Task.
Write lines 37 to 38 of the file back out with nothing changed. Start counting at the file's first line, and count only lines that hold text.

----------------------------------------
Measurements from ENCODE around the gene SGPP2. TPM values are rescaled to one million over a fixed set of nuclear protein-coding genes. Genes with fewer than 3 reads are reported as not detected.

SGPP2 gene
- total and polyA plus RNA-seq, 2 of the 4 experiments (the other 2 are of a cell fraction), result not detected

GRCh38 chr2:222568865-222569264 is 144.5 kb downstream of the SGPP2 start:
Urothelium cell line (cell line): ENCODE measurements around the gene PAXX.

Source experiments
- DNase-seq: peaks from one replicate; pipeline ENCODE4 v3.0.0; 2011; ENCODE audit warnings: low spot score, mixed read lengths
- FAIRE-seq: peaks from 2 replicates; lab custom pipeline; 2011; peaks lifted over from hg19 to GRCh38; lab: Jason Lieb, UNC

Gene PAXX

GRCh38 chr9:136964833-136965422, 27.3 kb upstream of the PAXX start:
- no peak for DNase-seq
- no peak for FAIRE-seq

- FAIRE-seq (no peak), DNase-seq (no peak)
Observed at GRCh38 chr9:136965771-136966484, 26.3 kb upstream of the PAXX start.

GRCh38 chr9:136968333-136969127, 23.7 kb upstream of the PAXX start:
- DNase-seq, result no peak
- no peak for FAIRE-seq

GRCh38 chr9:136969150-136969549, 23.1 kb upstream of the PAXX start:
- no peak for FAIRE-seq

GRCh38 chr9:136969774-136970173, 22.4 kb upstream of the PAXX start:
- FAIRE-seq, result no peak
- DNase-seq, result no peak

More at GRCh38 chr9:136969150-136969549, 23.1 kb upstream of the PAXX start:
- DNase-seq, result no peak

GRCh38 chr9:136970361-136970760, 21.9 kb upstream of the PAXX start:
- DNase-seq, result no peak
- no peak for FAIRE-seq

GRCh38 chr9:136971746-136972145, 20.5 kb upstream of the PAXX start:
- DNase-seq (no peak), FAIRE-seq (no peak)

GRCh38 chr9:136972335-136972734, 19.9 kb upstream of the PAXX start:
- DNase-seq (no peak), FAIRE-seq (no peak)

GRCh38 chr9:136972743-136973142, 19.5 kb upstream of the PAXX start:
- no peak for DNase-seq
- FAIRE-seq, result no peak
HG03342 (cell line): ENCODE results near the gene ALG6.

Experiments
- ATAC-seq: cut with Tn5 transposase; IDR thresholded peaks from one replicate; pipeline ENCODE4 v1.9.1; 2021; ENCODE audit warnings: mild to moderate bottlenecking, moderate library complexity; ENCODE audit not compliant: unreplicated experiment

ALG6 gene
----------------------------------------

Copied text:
- ATAC-seq: cut with Tn5 transposase; IDR thresholded peaks from one replicate; pipeline ENCODE4 v1.9.1; 2021; ENCODE audit warnings: mild to moderate bottlenecking, moderate library complexity; ENCODE audit not compliant: unreplicated experiment

ALG6 gene